McAvoy growing into leader as No. 1 defenseman for Bruins in playoffs

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When the Boston Bruins and New York Islanders open the Stanley Cup Second Round on Saturday, there is one near certainty: That Charlie McAvoy will be everywhere, skating and skating and skating — at even strength, on the power play, on the penalty kill, in regulation and overtime. 

It’s something David Quinn understands better than almost anyone, having coached McAvoy at Boston University and against him in the NHL. It’s something he has always believed would happen, an “I told you so” in his mind, as he has watched the 23-year-old blossom. 

So when Quinn, fired as coach of the New York Rangers on May 12, is asked about McAvoy’s ability to play all those minutes, he laughs. He thinks about McAvoy now and McAvoy five years ago, and the fact that at neither of those times was the baby-faced player going to be featured in Men’s Fitness.

“He went to the combine and, when he came back from the combine, I said to him, ‘I got so many teams calling me asking me if you’re in shape or not,'” Quinn said. “He goes, ‘These damn cheeks are killing me.’

“But he’s always had an iron lung. He’s always been in good cardiovascular shape. And he never tires, man. He never tires.”

The Bruins are learning that about the player that has inherited the role as the No. 1 defenseman on a team with legitimate aspirations to win the Stanley Cup. The next step begins with Game 1 against the Islanders on Saturday (8 p.m. ET; NBC).

Video: Top plays from New York vs. Boston matchup

“He averaged 27 minutes over the course of the series and was really dominant on both sides of the puck for large, large stretches,” general manager Don Sweeney said.

“That summarizes his year. Everything we give him he seems to excel at and, obviously, still a young guy in this league that’s only going to get better,” Bruins coach Bruce Cassidy said. “There’s a tremendous ceiling, he seems to get highly motivated for the bright lights.

“And the thing that goes unnoticed with Charlie is he plays a lot of hard minutes but recovers well. He’s just got a real good ability to reset and get back out there. I don’t know if he’s got extra-large lungs or what.”

Zdeno Chara, the likely future Hall of Famer, left the Bruins as an unrestricted free agent when the team he captained for 14 years opted to go younger with its defense. The 44-year-old signed a one-year contract with the Capitals on Dec. 30, 2020.

That put the defense in the hands of McAvoy.

“Just trying to do whatever the team needs me to do, whatever I can to help us win hockey games,” McAvoy said. “I think that’s everyone’s mindset, everybody’s pulling the rope and guys are elevating, the whole team’s elevating. We’re trying to build something here; we’re trying to grow each game.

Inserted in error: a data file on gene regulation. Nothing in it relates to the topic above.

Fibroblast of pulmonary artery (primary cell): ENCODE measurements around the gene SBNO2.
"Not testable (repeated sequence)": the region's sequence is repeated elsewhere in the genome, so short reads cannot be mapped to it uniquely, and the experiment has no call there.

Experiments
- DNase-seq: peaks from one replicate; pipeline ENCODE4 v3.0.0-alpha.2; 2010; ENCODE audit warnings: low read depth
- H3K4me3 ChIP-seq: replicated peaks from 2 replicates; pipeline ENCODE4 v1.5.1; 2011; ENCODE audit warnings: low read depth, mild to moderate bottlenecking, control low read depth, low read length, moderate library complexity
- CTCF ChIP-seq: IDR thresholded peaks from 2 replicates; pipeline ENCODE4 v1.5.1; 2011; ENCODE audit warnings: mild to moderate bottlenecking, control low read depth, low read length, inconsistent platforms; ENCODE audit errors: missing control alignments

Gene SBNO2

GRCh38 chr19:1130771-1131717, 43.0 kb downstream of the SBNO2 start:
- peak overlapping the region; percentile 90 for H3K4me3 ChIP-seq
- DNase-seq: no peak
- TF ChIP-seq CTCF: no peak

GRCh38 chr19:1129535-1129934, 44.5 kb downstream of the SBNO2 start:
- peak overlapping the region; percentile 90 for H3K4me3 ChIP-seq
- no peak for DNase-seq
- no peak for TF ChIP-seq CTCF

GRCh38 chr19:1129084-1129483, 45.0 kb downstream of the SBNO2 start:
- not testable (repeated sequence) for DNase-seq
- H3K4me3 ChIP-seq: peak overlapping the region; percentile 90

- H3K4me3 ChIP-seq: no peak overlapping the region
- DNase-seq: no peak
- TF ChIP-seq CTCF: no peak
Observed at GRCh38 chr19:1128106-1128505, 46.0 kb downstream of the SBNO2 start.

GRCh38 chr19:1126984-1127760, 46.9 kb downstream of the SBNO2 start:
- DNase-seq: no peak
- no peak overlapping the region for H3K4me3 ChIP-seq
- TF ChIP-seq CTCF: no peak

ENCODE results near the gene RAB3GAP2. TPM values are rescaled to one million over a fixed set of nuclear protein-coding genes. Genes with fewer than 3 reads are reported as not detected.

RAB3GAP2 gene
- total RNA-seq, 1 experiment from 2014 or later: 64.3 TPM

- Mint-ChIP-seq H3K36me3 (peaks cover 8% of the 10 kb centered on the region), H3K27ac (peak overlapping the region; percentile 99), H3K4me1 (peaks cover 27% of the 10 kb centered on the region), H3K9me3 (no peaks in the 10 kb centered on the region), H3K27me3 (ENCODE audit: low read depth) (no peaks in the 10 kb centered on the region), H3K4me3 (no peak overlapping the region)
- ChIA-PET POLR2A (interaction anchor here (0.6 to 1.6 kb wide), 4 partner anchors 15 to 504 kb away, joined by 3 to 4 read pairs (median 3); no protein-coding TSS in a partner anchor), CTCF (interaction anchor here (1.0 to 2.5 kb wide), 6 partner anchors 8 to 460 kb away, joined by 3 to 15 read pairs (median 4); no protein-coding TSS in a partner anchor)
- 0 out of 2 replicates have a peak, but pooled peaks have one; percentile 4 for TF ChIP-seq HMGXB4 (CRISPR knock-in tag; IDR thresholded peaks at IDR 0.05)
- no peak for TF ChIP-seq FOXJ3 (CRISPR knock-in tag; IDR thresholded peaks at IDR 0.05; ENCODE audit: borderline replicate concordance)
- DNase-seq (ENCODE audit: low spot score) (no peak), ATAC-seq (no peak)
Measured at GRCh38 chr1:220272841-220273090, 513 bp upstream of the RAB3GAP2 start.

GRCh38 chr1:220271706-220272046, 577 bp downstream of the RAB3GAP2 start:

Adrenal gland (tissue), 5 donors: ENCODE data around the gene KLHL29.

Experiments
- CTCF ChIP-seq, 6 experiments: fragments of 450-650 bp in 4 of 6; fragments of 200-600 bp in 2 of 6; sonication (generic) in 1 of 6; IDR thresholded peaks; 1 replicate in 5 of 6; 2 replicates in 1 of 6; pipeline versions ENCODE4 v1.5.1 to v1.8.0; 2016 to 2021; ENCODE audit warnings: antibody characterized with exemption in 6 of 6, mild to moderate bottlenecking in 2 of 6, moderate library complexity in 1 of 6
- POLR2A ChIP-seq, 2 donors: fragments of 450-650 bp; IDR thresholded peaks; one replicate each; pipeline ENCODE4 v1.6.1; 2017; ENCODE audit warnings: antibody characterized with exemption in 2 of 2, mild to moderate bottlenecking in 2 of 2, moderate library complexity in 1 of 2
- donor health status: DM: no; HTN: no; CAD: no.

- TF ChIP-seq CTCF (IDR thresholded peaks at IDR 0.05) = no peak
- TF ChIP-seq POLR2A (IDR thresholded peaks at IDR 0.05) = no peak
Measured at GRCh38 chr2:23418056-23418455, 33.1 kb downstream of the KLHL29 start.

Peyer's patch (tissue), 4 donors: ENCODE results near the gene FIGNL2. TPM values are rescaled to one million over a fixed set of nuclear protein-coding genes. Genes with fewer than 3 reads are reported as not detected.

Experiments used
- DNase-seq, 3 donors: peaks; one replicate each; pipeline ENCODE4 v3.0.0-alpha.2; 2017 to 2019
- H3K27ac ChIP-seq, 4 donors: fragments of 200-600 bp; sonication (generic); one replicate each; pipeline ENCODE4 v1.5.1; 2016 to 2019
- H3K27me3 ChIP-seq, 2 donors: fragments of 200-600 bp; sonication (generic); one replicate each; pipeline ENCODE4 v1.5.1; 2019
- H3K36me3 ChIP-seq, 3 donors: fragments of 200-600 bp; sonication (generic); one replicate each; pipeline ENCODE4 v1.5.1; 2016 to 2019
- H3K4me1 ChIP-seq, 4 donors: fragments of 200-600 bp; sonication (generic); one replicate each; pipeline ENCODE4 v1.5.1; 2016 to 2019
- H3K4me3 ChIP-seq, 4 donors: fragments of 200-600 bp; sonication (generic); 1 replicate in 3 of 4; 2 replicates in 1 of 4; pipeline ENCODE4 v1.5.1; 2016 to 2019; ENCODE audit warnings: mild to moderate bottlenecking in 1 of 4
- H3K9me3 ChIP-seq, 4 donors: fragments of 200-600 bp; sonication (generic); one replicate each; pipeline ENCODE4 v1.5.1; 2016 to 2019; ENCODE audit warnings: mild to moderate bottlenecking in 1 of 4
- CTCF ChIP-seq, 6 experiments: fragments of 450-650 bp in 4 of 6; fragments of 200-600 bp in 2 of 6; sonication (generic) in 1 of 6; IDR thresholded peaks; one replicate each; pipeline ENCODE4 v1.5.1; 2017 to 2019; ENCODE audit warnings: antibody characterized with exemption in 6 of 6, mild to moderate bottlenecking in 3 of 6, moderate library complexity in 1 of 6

“It’s the playoffs now and winning’s all that matters. So I’m just trying to pull the rope just like everybody. I think that’s what the whole team is doing.”

There have been ups and downs among the defensive group the Bruins assembled after the departures of Chara and Torey Krug, who signed as a free agent with the St. Louis Blues on Oct. 9, 2020. But the change in personnel has not adversely affected McAvoy, who has increased his offensive and defensive profiles and is beginning to see his name mentioned in the debate about the Norris Trophy, awarded to the best defenseman in the NHL.

“A guy that attacks the ice, attacks seams, attacks down walls,” Capitals coach Peter Laviolette said. “Defensively I think you’ve got to realize when he’s on the ice and how you’re going to play him, how you’re going to defend against him. But to me, he can add a gear — a good two-way player — but he certainly adds a gear offensively.”

Perhaps that’s where McAvoy has blossomed most.

“I think he’s learned how to create offense crossing that offensive blue line there,” Quinn said. “He’s always had the ability to come through the ‘D’ zone and the neutral zone. I think now he’s getting more comfortable creating offense off the rush in the offensive zone, but also once the play is established in the offensive zone.”

McAvoy’s shot has improved, well beyond what Quinn saw when McAvoy first arrived at BU in 2015. Defensemen who can skate as well as McAvoy don’t always need to learn to shoot when they’re coming up, Quinn pointed out, something that was also the case with his Bruins defense partner, Matt Grzelcyk, a teammate of McAvoy’s at BU.

The difference now is notable.

“Both these guys worked hard at shooting, at improving the shot, creating more of a shooting mentality,” Quinn said.

McAvoy’s increasing profile was reflected in his time on ice during the regular season. He played 24:00 minutes per game this season, up from 23:10 in 2019-20. He played 1:59 on the power play, up from 1:21. He played 2:24 shorthanded, up from 1:49.

He got a promotion after Game 1 of the series against the Capitals from the second power-play unit to the top unit, swapping spots with Grzelcyk.

It was what the Bruins hoped they might get when they selected McAvoy with the No. 14 pick in the 2016 NHL Draft.

“You could see the skillset, the skating, the fact that he could play a lot of minutes, we saw that in him,” Bruins president Cam Neely said. “But he’s really taken it to another level this year, and good on him.”

McAvoy adding penalty killing to his resume this season when defensemen Kevan Miller (knee) and Brandon Carlo (concussion and upper body) were injured for long stretches. Carlo played in 27 regular-season games, Miller 28.

“There’s not a lot he can’t do,” Quinn said. “He just plays with such swagger. He’s physical. He’s fearless. He’s got great skill. He can skate. Just really not a lot of things that he can’t do. And a mistake doesn’t rattle him, which I think all great players need to have.

“He’s a big-time player. He embraces big moments.”

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